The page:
Collateral, default penalties and almost finite-time solvency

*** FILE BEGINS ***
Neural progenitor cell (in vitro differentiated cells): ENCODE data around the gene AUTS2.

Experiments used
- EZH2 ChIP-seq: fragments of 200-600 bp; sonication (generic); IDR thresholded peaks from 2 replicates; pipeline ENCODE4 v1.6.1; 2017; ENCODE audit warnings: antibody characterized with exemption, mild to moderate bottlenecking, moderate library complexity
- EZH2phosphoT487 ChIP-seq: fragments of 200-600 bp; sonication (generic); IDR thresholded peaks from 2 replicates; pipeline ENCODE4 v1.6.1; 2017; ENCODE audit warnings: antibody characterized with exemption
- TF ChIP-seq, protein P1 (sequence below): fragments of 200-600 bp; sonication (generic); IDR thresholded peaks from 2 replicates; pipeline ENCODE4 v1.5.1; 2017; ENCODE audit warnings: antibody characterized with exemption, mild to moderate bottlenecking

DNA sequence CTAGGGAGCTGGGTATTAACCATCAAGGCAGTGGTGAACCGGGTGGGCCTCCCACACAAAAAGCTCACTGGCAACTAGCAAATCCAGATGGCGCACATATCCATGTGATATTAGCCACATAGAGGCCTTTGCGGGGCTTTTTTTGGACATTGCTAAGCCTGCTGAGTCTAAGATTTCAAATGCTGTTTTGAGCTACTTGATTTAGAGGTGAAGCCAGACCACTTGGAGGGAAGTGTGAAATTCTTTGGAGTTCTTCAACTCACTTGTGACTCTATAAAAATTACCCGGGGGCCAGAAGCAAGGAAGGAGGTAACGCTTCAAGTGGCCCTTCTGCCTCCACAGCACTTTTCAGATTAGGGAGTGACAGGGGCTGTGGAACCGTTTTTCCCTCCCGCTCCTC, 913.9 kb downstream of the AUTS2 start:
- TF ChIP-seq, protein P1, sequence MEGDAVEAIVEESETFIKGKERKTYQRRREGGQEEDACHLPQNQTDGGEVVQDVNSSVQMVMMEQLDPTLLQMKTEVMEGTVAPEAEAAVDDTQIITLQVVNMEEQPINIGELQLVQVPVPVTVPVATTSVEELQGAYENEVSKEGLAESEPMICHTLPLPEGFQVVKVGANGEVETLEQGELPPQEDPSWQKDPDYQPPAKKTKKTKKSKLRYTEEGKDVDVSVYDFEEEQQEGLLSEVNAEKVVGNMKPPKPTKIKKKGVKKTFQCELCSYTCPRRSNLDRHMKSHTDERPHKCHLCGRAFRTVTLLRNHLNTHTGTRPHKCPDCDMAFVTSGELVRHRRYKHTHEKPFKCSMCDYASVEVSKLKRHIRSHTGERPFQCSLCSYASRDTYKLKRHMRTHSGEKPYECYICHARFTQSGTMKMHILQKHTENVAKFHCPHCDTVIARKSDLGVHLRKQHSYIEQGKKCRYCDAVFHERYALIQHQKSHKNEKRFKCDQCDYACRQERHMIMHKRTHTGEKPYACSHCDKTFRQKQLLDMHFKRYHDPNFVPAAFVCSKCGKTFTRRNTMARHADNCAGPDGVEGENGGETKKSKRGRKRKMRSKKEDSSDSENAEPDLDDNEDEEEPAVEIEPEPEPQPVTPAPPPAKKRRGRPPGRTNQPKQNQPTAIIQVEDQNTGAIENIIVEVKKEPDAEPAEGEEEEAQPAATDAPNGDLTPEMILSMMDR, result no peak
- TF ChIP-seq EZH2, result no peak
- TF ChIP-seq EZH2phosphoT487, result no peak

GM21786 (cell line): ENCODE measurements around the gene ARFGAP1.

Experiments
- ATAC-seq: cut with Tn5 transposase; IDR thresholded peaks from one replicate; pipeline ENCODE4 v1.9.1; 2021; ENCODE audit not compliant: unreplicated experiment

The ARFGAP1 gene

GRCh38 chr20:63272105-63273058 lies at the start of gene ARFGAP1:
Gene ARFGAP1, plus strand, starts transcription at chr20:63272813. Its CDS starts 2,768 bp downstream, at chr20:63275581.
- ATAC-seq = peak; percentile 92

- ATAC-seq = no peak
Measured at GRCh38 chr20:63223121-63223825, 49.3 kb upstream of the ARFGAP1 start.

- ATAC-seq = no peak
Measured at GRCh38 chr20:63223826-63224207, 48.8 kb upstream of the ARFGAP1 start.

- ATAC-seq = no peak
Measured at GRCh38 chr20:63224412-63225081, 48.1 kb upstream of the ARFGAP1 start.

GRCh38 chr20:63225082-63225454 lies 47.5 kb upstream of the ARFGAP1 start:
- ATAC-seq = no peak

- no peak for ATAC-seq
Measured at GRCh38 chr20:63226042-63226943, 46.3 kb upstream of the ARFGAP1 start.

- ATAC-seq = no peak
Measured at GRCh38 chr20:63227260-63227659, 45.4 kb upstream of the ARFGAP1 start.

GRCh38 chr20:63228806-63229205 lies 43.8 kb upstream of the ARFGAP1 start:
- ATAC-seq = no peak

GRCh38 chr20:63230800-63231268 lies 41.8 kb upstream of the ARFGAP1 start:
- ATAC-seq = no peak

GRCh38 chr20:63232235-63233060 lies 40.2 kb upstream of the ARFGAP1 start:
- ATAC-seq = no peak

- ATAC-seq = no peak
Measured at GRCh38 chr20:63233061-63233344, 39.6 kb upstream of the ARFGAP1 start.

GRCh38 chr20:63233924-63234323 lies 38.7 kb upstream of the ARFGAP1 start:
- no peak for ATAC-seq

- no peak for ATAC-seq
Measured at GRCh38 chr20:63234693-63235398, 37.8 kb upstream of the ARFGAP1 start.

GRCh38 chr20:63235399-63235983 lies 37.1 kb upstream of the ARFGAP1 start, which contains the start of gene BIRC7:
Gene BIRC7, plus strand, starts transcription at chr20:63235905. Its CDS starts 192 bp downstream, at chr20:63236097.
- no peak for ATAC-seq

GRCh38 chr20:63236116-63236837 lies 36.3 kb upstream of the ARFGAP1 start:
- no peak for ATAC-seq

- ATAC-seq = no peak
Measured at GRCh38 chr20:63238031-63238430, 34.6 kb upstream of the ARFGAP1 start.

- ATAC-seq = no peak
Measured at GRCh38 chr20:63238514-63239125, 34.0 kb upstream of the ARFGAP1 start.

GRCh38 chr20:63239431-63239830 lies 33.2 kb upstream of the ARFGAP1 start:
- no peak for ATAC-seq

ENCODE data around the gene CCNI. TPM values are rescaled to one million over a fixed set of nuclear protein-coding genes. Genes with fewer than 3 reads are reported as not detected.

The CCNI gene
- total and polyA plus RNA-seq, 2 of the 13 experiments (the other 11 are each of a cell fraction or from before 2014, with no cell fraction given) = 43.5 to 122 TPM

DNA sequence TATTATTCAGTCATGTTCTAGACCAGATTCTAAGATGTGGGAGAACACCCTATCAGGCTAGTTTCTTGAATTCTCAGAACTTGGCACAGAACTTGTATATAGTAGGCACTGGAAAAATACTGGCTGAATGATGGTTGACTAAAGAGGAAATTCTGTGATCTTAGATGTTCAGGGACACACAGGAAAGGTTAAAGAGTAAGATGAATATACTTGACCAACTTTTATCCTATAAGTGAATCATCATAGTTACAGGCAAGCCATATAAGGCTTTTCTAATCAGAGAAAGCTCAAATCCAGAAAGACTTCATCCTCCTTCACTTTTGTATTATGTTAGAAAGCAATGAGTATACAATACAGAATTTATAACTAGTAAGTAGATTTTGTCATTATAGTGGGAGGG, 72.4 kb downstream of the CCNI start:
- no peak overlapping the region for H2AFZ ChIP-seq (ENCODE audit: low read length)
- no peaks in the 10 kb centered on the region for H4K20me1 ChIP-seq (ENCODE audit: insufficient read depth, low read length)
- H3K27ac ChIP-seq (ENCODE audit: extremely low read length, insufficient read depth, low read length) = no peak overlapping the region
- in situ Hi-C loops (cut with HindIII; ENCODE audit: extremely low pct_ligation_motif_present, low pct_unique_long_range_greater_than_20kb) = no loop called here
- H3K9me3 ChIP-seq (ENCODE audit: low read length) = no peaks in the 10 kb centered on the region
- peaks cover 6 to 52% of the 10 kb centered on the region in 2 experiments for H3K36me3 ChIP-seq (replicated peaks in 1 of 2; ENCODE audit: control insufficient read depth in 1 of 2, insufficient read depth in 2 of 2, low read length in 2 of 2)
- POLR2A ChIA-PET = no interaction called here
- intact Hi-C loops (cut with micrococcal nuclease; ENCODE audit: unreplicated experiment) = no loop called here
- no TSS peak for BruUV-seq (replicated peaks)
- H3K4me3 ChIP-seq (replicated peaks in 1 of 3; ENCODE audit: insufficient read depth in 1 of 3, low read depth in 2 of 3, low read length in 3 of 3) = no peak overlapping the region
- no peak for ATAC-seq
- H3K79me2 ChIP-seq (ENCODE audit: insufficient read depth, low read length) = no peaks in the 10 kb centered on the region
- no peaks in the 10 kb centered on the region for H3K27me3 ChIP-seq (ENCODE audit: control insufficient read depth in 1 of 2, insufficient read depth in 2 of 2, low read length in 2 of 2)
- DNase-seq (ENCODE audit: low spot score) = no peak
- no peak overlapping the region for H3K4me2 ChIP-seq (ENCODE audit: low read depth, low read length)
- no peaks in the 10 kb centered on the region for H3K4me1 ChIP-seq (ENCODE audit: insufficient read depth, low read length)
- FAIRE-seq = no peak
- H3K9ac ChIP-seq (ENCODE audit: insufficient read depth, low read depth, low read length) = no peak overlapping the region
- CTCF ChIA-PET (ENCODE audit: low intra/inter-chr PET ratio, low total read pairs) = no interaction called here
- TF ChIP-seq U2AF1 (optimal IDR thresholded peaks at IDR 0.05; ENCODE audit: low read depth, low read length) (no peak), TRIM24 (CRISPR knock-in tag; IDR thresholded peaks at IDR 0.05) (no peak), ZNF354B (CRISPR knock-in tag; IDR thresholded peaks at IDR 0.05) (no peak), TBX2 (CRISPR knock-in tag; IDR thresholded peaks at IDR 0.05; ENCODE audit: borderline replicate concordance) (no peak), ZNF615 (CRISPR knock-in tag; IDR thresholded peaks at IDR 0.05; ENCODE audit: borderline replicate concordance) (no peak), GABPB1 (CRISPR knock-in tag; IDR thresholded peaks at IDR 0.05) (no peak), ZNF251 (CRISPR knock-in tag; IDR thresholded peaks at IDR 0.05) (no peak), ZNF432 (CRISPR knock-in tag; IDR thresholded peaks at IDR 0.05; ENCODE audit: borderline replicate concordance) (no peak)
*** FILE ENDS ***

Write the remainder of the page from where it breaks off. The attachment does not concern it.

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We argue that it is possible to adapt the approach of imposing restrictions on available plans through finitely effective debt constraints, introduced by Levine and Zame (1996), to encompass models with default and collateral. Along this line, we introduce in the setting of Araujo, Páscoa and Torres-Martínez (2002) and Páscoa and Seghir (2008) the concept of almost finite-time solvency. We show that the conditions imposed in these two papers to rule out Ponzi schemes implicitly restrict actions to be almost finite-time solvent. We define the notion of equilibrium with almost finite-time solvency and look on sufficient conditions for its existence. Assuming a mild assumption on default penalties, namely that agents are myopic with respect to default penalties, we prove that existence is guaranteed (and Ponzi schemes are ruled out) when actions are restricted to be almost finite-time solvent. The proof is very simple and intuitive. In particular, the main existence results in Araujo et al. (2002) and Páscoa and Seghir (2008) are simple corollaries of our existence result.